International Edition (Ebook)- https://www.amazon.com/dp/B01MU61Z0R

UK (Ebook)- https://www.amazon.co.uk/dp/B01MU61Z0R




A Dharmic resolution for New Year

Nithin Sridhar

Though Hindu traditions celebrate the New Year at different dates based on geographical locations, and the calendars followed there, since, the adoption of the Gregory Calendar after Independence, January 1st has been observed as the beginning of the New Year for all secular purposes. And just as we have adopted this new calendar for counting the days, many of us have also adopted the western tradition of making New Year resolutions.

This does not mean that the concept of “resolution” itself is alien to Hindu traditions. Everyday people make new resolutions, start new initiatives, and decide what to do next. From as simple and secular an activity to decide, say purchase a particular cushion cover to celebrating festivals and performing Pujas for spiritual elevation, every action is rooted in mental resolution that a particular action must be performed. In the technical Hindu terminology, action is a Karma and performance of an action is the application of Kriya Shakti. This performance is in-turn rooted in mental resolution, called as Sankalpa, which involves exertion of Iccha-Shakti or will-power. In many ways, this Sankalpa is root of all life and that is why every spiritual action, be it Puja, Homa, meditation, or Svadhyaya (Self-study of scriptures) invariably starts with a Sankalpa, which usually involves an appeal to the divinity to become pleased with us and fulfill all our desires.

The New Year resolutions that people usually take range from as simple as deciding to read some books and reducing one’s weight to more substantial like getting a promotion or purchasing a house. Whether people follow it up with action till the end, or leave it mid-way is a different issue and leaving mid-way may show how their Iccha and Kriya Shakti may have been weak. But, the important point to note is, most of these resolutions could be categories into Kama and Artha, i.e. those related to mundane pleasures and mundane prosperity. A Hindu must ask himself or herself, what about Dharma?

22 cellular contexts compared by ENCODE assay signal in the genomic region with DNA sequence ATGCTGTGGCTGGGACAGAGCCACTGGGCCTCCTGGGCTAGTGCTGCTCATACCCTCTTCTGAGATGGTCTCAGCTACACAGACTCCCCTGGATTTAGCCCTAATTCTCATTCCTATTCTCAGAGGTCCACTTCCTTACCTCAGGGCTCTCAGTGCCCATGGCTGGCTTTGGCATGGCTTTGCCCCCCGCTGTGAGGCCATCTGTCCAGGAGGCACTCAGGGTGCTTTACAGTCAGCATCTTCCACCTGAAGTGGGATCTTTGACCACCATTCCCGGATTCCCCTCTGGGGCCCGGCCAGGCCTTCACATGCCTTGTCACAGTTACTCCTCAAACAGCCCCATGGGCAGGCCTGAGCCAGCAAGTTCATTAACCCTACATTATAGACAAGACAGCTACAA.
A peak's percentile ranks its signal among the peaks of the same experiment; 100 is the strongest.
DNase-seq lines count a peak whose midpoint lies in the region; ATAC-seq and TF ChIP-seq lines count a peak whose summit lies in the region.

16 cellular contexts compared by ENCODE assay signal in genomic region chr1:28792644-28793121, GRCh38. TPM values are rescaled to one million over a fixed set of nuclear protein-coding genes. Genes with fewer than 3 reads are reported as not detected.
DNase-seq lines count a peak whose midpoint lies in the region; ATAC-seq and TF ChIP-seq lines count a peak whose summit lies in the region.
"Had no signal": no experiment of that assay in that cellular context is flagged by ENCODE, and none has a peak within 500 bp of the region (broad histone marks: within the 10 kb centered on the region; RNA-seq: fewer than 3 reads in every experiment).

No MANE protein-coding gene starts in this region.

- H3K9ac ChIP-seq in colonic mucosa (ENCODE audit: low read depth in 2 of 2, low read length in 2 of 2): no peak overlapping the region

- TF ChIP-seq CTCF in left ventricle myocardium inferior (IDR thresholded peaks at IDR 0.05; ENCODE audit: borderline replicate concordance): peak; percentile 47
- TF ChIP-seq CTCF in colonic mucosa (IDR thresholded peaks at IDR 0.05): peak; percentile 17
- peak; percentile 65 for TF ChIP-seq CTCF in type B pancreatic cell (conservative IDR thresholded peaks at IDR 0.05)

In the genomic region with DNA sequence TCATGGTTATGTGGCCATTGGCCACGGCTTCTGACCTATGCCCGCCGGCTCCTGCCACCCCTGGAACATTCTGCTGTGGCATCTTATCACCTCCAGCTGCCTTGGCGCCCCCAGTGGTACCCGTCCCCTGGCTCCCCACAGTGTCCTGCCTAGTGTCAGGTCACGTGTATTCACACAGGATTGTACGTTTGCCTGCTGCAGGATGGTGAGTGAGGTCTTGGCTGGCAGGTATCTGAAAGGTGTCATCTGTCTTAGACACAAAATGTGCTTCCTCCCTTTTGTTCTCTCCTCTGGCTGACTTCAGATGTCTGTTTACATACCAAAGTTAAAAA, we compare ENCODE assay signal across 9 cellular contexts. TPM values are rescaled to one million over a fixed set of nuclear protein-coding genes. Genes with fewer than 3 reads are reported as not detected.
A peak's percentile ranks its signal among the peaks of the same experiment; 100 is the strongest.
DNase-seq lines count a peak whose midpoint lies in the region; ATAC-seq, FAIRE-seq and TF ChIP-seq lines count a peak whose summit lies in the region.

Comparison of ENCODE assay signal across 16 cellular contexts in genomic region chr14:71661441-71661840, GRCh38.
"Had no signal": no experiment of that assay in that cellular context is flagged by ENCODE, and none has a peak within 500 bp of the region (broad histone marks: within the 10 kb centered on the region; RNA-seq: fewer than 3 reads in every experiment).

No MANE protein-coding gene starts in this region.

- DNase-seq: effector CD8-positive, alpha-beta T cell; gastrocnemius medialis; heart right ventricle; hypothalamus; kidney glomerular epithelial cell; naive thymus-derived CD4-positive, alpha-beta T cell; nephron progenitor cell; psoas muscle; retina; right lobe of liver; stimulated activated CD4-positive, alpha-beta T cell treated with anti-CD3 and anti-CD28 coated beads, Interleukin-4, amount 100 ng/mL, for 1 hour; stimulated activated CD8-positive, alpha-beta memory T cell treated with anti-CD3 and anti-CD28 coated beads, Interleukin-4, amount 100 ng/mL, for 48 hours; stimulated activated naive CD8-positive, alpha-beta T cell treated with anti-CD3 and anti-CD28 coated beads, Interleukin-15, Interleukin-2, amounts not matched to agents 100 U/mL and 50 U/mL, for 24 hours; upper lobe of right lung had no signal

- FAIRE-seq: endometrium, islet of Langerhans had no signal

Hindu worldview posits four goals of life: Dharma, Artha, Kama, and Moksha. Though, Moksha could be attained only at the end of the journey over many lives, to even reach that stage one must first practice the first three sincerely. Dharma has been translated variously as duty, law, righteousness, religion, etc. But, at its essence, it means “that which upholds all life”. Each individual must ask himself/herself, what is it that upholds him/her? What defines them as individual? Is it their name, family, or the possessions, which define them? Or is there a purpose in life, which would define them? Hindu scriptures call this “purpose of life” unique to each individual as Svadharma. We may understand it as pursuance of “Self-Actualization”- the actualization on the ground of the full potential of an individual.

Without aligning one’s desires for pleasures and prosperity with one’s journey towards self-actualization, one would end up unfulfilled and discontent. The life becomes wasted, a step back in the journey towards ultimate Moksha, for without self-actualization, there is no self-realization. Thus, it becomes imperative for every Hindu to take a Dharmic resolution this New Year to look inside and work towards their self-actualization. The starting steps may be as simple as say, joining a guitar class or picking up a self-learning guide to learn Sanskrit. As long as the resolution is aligned to your inner-calling, you are on the right path.